When we think about the concept of learning, we often picture someone lost in some kind of intellectual work. Doing research, reading a book, or maybe working through a bunch of math problems. 

But it's important to realize that all of these activities are relatively recent inventions when looked at on an evolutionary time scale. Let's go to the Thought Bubble.

  Thought Bubble (1:34)

For the vast majority of the time the brain has been around, be it inside the skull of a human or something else, its ability to learn evolved right alongside movement. And this makes sense if you think about it.

Lifeforms that don't need to move really have no use for a brain. Plants just need to take root in one spot and then grow upward. And for that, a fixed set of genetic programming will do just fine.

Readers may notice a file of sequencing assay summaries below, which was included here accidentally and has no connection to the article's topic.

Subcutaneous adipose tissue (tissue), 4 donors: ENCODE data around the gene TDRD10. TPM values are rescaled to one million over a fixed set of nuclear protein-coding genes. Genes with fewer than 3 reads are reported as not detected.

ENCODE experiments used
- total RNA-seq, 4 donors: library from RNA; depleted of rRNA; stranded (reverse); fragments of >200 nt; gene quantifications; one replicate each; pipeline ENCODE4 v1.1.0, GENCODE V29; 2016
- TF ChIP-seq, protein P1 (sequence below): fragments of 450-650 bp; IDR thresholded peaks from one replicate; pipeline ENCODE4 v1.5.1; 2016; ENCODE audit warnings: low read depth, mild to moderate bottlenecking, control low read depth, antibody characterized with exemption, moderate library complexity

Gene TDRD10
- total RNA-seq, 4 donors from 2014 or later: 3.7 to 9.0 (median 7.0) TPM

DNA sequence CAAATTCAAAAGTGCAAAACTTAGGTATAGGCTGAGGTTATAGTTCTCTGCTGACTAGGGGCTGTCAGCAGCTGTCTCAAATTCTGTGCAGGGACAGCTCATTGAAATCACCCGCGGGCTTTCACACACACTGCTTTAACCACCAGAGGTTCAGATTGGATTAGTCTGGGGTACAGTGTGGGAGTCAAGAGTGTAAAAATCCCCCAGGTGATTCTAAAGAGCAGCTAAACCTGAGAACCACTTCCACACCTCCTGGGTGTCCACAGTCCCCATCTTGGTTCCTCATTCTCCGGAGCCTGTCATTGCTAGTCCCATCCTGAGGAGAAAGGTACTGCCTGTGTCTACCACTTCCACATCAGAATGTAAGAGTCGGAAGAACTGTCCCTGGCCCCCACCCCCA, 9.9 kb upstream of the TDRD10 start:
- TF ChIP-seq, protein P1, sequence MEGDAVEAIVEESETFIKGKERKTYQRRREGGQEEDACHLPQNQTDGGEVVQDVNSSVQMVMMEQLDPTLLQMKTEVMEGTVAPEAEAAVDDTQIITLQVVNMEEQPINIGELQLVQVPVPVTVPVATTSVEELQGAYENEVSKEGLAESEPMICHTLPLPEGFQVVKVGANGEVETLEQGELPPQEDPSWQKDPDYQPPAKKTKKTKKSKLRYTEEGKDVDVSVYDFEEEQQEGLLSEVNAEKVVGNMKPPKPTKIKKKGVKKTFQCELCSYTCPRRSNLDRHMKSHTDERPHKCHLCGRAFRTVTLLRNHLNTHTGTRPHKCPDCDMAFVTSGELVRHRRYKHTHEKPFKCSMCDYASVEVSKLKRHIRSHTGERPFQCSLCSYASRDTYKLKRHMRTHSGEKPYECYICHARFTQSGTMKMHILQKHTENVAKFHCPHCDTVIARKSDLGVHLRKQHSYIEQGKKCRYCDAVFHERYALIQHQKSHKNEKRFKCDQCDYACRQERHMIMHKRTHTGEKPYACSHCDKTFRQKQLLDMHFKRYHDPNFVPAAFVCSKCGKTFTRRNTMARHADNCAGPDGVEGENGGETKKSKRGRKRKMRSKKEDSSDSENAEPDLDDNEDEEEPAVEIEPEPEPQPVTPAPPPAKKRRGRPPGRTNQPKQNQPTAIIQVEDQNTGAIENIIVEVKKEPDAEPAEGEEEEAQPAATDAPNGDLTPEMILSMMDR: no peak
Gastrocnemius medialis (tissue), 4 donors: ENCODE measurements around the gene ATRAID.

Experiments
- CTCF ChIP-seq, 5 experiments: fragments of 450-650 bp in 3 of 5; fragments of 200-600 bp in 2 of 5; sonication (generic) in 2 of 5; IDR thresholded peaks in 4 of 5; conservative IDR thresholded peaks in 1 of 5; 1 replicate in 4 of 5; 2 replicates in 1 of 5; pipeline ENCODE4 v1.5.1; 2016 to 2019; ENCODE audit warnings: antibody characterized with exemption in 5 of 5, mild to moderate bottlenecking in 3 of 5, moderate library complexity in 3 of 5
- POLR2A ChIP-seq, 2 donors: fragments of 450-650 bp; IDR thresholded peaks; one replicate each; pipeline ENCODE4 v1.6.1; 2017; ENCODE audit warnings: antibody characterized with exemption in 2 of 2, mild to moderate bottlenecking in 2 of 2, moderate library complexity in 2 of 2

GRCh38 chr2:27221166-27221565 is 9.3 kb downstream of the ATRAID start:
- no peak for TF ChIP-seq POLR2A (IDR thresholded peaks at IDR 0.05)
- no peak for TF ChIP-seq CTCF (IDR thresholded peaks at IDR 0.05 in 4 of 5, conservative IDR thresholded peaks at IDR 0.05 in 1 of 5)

The ability to learn, think, and strategize only becomes necessary when you can move around, because now you need to be able to navigate a complex environment, find food and remember its location later on, and escape from predators. 

If you want a good example of this difference, look at the sea squirt. These invertebrates begin their lives in a larval stage, complete with a primitive eye, a tail-like nerve core that lets them move around, and a brain. At this stage, their goal is to find a spot on the ocean floor where they can attach themselves.

Once they do this, that's where they'll be staying for the rest of their lives. And to seal the deal, they absorb all of those useful features that let them move around: the eye, the nerve cord, and, you guessed it, the brain. That's right, once a sea squirt doesn't move anymore, it basically eats its own brain.

Thanks, Thought Bubble? I think?